Confidence and Conflicts of Duty in Surgery
Annals of the Royal College of Surgeons of England 2010 March; 92(2): 113-117
This paper offers an exploration of the right to confidentiality, considering the moral importance of private information. It is shown that the legitimate value that individuals derive from confidentiality stems from the public interest. It is re-assuring, therefore, that public interest arguments must be made to justify breaches of confidentiality. The General Medical Council's guidance gives very high importance to duties to maintain confidences, but also rightly acknowledges that, at times, there are more important duties that must be met. Nevertheless, this potential conflict of obligations may place the surgeon in difficult clinical situations, and examples of these are described, together with suggestions for resolution.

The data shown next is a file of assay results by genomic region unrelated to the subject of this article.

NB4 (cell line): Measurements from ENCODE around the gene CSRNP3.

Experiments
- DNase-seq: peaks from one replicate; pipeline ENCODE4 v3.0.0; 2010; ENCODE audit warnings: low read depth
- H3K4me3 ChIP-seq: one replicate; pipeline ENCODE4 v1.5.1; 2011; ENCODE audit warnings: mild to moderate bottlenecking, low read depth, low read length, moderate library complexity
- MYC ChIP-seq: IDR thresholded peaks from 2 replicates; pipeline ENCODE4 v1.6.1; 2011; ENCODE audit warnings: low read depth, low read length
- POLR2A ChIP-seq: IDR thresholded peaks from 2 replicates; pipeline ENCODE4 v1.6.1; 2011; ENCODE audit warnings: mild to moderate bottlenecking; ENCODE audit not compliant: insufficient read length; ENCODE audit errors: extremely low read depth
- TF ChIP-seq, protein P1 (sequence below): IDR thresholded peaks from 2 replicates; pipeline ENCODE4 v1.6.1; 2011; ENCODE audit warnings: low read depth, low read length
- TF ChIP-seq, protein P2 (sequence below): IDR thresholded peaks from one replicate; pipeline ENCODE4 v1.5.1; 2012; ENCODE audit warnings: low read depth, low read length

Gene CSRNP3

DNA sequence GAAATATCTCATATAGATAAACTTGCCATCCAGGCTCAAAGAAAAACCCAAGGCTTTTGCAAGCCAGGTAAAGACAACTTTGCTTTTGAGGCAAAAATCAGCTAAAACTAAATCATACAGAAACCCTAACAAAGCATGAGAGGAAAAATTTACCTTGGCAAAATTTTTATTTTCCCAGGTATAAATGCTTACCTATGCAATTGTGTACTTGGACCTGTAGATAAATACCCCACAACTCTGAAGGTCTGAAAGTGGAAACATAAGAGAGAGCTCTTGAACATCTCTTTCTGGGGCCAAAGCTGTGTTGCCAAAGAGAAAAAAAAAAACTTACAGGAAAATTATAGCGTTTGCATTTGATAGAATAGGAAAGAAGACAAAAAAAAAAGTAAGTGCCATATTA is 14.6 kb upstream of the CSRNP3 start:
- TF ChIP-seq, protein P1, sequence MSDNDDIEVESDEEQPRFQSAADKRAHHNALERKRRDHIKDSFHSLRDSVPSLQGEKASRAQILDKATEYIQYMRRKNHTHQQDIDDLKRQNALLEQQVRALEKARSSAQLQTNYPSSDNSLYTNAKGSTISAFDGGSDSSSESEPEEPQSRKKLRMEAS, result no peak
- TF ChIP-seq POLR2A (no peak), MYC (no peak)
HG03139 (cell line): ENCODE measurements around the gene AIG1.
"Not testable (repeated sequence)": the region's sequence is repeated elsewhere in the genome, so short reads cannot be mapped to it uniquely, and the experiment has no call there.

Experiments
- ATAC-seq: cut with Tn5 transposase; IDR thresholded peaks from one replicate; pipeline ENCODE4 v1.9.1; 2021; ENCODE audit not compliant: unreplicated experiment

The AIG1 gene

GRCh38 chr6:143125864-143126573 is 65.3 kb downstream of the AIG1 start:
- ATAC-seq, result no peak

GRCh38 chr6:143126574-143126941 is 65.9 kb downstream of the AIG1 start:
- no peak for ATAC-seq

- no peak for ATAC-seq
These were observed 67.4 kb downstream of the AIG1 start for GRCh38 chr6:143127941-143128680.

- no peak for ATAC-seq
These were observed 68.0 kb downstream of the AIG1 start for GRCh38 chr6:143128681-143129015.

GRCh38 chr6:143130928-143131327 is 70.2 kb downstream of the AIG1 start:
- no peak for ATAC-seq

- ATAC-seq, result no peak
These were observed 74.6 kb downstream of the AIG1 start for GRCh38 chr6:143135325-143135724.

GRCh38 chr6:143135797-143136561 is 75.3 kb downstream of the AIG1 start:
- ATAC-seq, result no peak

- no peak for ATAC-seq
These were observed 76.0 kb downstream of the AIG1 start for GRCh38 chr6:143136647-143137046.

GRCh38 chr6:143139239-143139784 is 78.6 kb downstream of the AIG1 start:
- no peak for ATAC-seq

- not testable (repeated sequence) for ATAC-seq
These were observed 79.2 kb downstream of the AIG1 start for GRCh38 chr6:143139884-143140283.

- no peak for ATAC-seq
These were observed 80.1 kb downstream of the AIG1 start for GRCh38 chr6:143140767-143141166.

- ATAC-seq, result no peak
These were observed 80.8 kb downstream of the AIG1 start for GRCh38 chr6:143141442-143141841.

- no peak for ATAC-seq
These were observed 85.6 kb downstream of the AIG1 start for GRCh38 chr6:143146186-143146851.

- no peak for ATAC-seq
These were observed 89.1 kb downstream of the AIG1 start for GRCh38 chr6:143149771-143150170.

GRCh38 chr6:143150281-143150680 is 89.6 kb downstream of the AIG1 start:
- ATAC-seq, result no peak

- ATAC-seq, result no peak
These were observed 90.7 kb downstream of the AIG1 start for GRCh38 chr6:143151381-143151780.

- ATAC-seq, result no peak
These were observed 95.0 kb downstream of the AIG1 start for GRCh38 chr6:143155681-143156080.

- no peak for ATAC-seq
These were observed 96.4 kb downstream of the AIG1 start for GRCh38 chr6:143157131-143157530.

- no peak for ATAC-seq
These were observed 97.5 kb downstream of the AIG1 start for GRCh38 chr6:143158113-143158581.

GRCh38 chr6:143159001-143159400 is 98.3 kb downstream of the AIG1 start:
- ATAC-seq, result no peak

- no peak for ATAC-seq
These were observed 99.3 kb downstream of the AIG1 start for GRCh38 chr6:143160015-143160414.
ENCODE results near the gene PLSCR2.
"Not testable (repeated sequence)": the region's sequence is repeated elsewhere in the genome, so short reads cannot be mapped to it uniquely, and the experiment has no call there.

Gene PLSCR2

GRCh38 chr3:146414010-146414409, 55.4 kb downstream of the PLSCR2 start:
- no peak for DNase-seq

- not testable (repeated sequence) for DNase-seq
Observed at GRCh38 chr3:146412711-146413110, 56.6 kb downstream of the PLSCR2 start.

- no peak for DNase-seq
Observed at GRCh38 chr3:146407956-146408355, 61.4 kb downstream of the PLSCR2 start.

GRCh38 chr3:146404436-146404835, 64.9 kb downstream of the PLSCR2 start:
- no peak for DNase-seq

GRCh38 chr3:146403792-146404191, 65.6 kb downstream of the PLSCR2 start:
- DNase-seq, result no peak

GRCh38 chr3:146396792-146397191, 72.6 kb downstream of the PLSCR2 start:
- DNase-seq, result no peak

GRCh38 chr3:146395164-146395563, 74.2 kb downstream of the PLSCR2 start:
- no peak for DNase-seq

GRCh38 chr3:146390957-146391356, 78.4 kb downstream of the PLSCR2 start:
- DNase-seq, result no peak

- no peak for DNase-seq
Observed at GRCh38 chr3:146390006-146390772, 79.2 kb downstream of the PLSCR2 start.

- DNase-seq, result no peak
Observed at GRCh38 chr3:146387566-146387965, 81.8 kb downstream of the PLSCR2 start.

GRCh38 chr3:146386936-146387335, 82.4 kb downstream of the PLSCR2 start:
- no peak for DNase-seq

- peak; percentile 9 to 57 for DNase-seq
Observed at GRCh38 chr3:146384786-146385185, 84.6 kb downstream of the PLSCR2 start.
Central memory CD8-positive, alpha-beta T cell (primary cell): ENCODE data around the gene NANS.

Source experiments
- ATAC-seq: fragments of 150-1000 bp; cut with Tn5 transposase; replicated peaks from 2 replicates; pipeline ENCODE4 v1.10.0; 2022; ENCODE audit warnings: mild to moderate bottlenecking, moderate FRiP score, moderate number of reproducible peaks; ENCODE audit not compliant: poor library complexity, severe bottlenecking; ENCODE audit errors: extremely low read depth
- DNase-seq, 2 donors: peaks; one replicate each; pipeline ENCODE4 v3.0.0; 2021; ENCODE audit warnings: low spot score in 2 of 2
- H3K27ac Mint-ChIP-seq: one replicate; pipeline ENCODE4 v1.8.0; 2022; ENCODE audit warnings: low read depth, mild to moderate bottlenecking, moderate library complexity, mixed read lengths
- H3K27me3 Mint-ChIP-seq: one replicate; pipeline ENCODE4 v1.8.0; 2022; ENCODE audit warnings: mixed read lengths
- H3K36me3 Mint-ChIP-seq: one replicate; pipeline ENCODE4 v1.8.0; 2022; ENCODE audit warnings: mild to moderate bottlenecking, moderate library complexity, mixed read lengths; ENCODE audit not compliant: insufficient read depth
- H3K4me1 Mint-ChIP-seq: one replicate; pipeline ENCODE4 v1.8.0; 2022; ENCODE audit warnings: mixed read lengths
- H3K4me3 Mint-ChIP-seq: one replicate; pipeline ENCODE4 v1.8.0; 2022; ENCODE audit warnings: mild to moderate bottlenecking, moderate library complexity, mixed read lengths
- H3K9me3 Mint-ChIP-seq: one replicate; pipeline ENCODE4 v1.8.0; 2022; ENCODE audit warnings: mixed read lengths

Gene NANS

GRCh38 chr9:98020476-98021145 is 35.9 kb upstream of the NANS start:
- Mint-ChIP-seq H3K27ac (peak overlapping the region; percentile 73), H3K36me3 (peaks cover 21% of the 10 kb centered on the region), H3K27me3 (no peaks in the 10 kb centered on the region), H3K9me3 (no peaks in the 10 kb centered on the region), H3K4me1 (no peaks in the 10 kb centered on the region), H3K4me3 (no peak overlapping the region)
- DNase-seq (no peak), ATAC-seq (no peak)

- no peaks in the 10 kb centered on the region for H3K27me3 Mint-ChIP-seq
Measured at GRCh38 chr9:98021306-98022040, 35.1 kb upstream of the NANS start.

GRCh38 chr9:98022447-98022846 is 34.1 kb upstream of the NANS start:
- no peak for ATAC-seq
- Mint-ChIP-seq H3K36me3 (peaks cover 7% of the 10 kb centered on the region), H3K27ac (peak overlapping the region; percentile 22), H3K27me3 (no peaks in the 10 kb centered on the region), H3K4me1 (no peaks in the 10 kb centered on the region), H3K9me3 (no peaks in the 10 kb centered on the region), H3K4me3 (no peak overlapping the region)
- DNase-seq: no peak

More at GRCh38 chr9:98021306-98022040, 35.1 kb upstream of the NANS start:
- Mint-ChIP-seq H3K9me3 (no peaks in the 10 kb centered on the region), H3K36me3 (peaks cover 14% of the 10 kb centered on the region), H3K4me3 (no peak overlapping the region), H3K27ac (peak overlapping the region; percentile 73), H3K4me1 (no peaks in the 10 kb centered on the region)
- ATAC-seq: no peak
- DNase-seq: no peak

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Professional Values, Value Conflicts, and Assessments of the Duty-Hour Restrictions After Six Years: A Multi-Institutional Study of Surgical Faculty and Residents Coverdill, James E; Carbonell, Alfredo M; Cogbill, Thomas H; Fryer, Jonathan; Fuhrman, George M; Harold, Kristi L; Hiatt, Jonathan R; Moore, Richard A; Nakayama, Don K; Nelson, M Timothy; Schlatter, Marc; Sidwell, Richard A; Tarpley, John L; Termuhlen, Paula M; Wohltmann, Christopher; Mellinger, John D (2011-01)the aim of this study was to explore professional values, value conflicts, and assessments of the Accreditation Council for Graduate Medical Education's duty-hour restrictions.